In the already fragmented home care market, another major national provider has decided to withdraw from local authority contracts, the fourth to do so in the last eighteen months. As LaingBuisson put it, these exits “send a bleak message to investors and strike a warning note for local authorities and central government”. 54% of councils have experienced home care providers handing back contracts.

 

The NHS is under pressure too

The failing state of the home care market is having a significant impact on the NHS. Waits for care packages at home is now the single biggest cause of delayed transfers of care, accounting for over a fifth of all delayed days.  Delays for this reason have risen by 41% over the last two years. Even where the NHS was responsible for the delay, the increase was 44% over the same period in the previous year, indicating that there are underlying capacity and workforce issues faced by NHS and local authority commissioners alike. This is a system-wide issue.

Councils continue to prioritise hospital discharge through the Better Care Fund and mainstream budgets. Although just one fifth of new referrals for social care in 2015/16 came from a hospital setting, councils have used one third of the £1bn additional money this year to assist NHS partners in seeking further improvements.

Like social care the NHS experiences a similar mismatch between demand and funding and the resulting pressures affect the social care system too. This year’s budget survey reveals high levels of concern by Directors throughout the country about the impact of pressures in the local NHS. People who are waiting longer for treatment will need social care support longer than anticipated. Under-investment in primary care and community health services makes it more likely that people will end up needing local authority funded long term residential care. Efforts by NHS England to reduce the escalating spend on continuing healthcare is likely to put further pressure on local authority budgets for nursing home care.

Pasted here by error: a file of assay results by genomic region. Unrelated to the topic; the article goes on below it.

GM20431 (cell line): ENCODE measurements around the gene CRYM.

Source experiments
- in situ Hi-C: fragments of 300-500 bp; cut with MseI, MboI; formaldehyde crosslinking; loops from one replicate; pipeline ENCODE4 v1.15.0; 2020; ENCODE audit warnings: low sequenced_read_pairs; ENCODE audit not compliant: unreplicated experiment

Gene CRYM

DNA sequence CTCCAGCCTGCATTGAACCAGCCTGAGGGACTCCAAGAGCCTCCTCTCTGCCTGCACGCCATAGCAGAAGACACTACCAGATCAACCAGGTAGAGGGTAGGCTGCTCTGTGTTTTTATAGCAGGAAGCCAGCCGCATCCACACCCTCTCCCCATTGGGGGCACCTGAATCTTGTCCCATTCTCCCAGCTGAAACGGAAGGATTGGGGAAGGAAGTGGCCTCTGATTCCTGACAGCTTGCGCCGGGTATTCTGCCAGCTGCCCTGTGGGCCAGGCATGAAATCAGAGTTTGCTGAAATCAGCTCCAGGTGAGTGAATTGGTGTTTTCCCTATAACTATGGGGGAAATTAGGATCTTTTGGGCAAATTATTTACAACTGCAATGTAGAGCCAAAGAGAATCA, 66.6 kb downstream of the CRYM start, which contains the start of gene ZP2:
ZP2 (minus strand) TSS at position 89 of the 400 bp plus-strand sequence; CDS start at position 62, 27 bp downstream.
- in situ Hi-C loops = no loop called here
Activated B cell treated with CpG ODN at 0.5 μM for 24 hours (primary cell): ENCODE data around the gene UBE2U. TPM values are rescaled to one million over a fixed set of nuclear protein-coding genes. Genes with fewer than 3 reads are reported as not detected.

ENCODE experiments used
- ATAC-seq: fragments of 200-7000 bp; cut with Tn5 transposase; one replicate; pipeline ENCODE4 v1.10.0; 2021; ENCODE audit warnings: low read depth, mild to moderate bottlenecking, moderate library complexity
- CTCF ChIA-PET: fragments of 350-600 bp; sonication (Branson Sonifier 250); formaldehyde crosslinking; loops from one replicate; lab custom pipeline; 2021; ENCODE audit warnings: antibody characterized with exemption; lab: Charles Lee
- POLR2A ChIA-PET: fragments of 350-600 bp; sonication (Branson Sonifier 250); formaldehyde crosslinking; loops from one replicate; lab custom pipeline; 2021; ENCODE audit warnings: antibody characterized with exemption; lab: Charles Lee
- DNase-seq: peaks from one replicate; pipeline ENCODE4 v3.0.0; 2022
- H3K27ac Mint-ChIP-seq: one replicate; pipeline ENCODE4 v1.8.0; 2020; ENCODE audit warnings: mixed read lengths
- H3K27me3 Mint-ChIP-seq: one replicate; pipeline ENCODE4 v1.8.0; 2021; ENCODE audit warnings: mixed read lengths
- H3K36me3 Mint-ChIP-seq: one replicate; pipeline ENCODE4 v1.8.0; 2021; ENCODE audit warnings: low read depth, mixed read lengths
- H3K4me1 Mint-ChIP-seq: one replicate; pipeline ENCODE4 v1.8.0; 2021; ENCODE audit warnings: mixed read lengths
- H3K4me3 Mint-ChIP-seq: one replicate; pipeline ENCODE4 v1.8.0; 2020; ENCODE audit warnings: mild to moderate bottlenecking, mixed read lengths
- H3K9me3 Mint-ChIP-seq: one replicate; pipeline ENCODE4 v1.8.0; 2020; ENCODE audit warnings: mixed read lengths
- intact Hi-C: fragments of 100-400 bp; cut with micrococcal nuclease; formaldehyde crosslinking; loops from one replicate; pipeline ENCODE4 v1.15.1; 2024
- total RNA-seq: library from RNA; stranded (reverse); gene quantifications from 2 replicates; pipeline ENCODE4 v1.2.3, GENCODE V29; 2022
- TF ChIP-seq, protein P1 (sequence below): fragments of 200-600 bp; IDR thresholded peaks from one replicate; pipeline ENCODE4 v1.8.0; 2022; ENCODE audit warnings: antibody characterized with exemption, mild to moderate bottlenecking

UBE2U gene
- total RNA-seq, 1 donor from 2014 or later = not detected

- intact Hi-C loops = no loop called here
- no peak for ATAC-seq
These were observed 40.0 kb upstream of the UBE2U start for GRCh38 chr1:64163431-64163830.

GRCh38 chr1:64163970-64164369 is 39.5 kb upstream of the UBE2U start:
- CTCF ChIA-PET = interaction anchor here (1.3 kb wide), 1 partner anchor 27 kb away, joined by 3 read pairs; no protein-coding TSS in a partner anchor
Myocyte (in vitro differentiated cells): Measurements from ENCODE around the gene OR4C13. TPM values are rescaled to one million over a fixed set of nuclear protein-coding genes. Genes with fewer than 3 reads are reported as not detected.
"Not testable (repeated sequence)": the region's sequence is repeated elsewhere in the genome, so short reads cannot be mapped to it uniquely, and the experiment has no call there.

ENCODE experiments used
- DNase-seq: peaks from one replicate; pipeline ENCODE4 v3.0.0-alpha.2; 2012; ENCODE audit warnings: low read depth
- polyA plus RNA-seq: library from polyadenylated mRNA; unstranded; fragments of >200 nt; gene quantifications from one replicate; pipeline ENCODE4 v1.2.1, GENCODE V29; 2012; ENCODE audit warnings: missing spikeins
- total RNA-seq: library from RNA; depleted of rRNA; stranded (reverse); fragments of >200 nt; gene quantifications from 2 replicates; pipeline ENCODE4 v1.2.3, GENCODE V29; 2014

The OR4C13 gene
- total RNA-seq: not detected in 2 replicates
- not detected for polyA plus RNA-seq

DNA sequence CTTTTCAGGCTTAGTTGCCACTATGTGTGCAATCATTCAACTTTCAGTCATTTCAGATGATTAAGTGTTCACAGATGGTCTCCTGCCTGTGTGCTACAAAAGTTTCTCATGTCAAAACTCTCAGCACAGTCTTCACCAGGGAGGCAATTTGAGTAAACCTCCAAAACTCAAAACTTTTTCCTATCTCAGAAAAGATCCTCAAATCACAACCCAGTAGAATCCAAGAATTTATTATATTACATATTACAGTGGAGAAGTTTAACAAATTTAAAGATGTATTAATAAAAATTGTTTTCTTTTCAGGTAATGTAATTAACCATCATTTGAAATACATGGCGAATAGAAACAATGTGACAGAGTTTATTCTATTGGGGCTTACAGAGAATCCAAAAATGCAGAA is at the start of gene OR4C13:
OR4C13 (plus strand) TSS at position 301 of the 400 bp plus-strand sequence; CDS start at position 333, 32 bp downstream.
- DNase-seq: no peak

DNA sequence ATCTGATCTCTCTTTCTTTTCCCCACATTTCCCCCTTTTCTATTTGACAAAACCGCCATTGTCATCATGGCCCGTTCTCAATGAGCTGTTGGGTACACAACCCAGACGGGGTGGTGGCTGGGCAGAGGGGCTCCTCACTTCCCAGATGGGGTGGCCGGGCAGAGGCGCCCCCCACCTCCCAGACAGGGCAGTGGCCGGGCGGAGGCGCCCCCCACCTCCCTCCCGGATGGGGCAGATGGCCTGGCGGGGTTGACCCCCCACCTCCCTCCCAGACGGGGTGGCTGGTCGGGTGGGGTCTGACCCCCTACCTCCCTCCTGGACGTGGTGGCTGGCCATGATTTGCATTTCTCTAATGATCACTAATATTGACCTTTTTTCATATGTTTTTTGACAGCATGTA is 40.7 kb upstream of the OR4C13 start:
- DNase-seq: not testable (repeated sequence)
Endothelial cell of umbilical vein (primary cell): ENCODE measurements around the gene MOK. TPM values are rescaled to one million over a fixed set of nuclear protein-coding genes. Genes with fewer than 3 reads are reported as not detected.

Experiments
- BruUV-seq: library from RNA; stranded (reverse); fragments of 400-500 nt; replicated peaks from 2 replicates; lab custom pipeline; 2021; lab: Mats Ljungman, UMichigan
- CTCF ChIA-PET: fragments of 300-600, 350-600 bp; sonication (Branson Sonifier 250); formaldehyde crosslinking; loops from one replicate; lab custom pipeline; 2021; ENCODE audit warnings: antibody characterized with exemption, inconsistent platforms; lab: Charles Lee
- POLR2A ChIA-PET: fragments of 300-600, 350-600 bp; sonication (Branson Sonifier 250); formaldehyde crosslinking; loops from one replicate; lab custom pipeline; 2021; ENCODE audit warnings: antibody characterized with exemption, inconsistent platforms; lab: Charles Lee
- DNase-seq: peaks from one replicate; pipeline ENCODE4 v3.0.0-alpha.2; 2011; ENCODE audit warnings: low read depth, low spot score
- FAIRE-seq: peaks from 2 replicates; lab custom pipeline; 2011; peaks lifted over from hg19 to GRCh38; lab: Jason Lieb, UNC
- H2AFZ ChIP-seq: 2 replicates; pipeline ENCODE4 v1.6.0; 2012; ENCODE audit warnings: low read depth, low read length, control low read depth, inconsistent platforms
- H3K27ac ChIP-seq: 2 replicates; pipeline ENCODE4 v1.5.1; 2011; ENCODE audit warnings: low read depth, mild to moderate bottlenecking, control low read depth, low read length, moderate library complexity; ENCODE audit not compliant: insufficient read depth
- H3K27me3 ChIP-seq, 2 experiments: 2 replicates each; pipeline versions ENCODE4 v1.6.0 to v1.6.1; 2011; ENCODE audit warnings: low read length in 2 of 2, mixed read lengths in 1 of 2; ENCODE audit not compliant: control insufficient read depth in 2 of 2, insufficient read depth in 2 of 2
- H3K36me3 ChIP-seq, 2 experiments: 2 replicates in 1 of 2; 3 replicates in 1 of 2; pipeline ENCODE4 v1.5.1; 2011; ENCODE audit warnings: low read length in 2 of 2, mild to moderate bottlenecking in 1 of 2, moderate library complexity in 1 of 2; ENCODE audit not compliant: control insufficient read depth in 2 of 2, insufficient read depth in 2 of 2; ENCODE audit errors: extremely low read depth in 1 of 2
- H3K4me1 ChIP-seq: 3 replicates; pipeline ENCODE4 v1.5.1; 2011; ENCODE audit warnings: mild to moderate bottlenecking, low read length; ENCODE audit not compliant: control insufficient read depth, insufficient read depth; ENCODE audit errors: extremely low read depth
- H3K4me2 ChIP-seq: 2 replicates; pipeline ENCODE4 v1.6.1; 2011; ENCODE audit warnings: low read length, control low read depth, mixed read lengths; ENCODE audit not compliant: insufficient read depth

It is essential that future funding settlements for the NHS and social care take account of the inter-dependency of these services and encourage collaboration rather than cost shunting.

 

Demand and need continue to rise

As noted already, over half of current cost pressures arise from the needs of working age people. 48% of gross council spend on adult social care is on people aged 18-64yr. Existing estimates suggest that the number of learning disabled younger people is set to rise from 220,000 in 2010 to around 290,000 in 2030.  For physically and sensorily impaired younger people the projected rise over the same period is from almost 2,900,000 to 3,100,000.

There is new evidence that the future care needs of older people will be greater than previous estimates. A recent assessment of the impact of increasing life expectancy on health and disability published in The Lancet show that current older people are spending more of their remaining life with a range of low and high care needs. In particular men and women studied were living on average an additional 2.4 and 3 years respectively with substantial care needs. This suggests that the volume of care needed will be much higher than previous estimates, with as many as 71,000 additional care home places required by 2025.  As well as the implications for family and friends who supply unpaid care, this will require a substantial increase in funding for community services and residential care.